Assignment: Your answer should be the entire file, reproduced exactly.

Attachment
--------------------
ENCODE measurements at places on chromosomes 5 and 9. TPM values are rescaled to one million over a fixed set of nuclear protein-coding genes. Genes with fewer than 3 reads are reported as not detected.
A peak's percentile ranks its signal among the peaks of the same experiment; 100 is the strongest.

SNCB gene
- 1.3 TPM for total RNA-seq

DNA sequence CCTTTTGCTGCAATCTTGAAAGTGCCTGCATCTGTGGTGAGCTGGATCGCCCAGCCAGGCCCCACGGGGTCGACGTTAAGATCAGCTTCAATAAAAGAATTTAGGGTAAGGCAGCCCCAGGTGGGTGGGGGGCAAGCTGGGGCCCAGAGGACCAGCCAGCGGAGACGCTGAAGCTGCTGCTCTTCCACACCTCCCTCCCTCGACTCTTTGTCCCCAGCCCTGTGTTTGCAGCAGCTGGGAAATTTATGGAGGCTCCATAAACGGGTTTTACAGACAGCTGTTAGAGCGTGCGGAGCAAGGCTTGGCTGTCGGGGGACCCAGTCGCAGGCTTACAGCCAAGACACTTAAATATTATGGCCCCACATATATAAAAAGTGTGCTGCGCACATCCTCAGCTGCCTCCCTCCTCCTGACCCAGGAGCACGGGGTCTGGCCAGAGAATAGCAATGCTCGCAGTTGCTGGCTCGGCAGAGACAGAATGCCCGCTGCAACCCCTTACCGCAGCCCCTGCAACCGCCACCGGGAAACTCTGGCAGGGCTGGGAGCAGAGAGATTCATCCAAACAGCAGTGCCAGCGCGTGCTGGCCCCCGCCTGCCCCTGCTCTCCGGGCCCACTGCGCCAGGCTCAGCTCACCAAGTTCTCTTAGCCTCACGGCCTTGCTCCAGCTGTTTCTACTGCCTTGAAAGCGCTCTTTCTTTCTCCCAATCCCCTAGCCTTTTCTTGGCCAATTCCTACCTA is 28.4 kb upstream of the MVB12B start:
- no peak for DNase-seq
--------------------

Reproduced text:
ENCODE measurements at places on chromosomes 5 and 9. TPM values are rescaled to one million over a fixed set of nuclear protein-coding genes. Genes with fewer than 3 reads are reported as not detected.
A peak's percentile ranks its signal among the peaks of the same experiment; 100 is the strongest.

SNCB gene
- 1.3 TPM for total RNA-seq

DNA sequence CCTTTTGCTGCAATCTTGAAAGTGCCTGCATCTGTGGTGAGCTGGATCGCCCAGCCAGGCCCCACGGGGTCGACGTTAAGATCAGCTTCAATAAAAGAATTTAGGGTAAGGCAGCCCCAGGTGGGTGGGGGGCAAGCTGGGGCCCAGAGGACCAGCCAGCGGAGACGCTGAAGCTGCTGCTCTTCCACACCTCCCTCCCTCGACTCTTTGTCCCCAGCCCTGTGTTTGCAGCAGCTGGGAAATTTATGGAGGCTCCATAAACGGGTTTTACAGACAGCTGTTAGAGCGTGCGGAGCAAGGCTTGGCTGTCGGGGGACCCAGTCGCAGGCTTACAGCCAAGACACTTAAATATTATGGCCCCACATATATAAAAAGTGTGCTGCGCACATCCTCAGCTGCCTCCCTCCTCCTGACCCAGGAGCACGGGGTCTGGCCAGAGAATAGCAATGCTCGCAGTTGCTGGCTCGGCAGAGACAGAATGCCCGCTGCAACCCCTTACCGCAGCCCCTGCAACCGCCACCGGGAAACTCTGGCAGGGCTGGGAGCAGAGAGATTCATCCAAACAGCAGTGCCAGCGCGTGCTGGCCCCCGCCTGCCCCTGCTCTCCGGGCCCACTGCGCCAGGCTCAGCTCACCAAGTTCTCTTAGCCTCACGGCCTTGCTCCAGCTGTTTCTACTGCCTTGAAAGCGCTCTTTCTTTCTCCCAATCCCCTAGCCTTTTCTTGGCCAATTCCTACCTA is 28.4 kb upstream of the MVB12B start:
- no peak for DNase-seq